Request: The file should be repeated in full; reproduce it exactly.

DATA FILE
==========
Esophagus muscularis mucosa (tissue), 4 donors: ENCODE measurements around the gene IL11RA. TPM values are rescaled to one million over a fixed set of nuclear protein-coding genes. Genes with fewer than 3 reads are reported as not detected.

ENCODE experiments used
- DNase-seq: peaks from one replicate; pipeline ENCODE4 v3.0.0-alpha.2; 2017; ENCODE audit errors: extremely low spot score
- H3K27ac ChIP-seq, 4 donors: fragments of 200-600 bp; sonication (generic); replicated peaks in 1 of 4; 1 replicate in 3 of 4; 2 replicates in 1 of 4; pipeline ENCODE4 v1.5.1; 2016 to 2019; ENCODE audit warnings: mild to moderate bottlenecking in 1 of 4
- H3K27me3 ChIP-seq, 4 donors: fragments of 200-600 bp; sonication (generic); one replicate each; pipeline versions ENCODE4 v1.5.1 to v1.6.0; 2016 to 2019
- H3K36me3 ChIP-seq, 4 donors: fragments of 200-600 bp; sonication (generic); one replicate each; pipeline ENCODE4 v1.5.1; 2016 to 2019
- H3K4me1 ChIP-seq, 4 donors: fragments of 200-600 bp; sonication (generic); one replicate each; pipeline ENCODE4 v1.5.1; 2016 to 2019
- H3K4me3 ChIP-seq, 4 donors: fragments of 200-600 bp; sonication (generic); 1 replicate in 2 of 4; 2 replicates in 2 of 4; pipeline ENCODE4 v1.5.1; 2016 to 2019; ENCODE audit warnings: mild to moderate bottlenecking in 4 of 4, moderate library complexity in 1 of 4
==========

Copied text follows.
Esophagus muscularis mucosa (tissue), 4 donors: ENCODE measurements around the gene IL11RA. TPM values are rescaled to one million over a fixed set of nuclear protein-coding genes. Genes with fewer than 3 reads are reported as not detected.

ENCODE experiments used
- DNase-seq: peaks from one replicate; pipeline ENCODE4 v3.0.0-alpha.2; 2017; ENCODE audit errors: extremely low spot score
- H3K27ac ChIP-seq, 4 donors: fragments of 200-600 bp; sonication (generic); replicated peaks in 1 of 4; 1 replicate in 3 of 4; 2 replicates in 1 of 4; pipeline ENCODE4 v1.5.1; 2016 to 2019; ENCODE audit warnings: mild to moderate bottlenecking in 1 of 4
- H3K27me3 ChIP-seq, 4 donors: fragments of 200-600 bp; sonication (generic); one replicate each; pipeline versions ENCODE4 v1.5.1 to v1.6.0; 2016 to 2019
- H3K36me3 ChIP-seq, 4 donors: fragments of 200-600 bp; sonication (generic); one replicate each; pipeline ENCODE4 v1.5.1; 2016 to 2019
- H3K4me1 ChIP-seq, 4 donors: fragments of 200-600 bp; sonication (generic); one replicate each; pipeline ENCODE4 v1.5.1; 2016 to 2019
- H3K4me3 ChIP-seq, 4 donors: fragments of 200-600 bp; sonication (generic); 1 replicate in 2 of 4; 2 replicates in 2 of 4; pipeline ENCODE4 v1.5.1; 2016 to 2019; ENCODE audit warnings: mild to moderate bottlenecking in 4 of 4, moderate library complexity in 1 of 4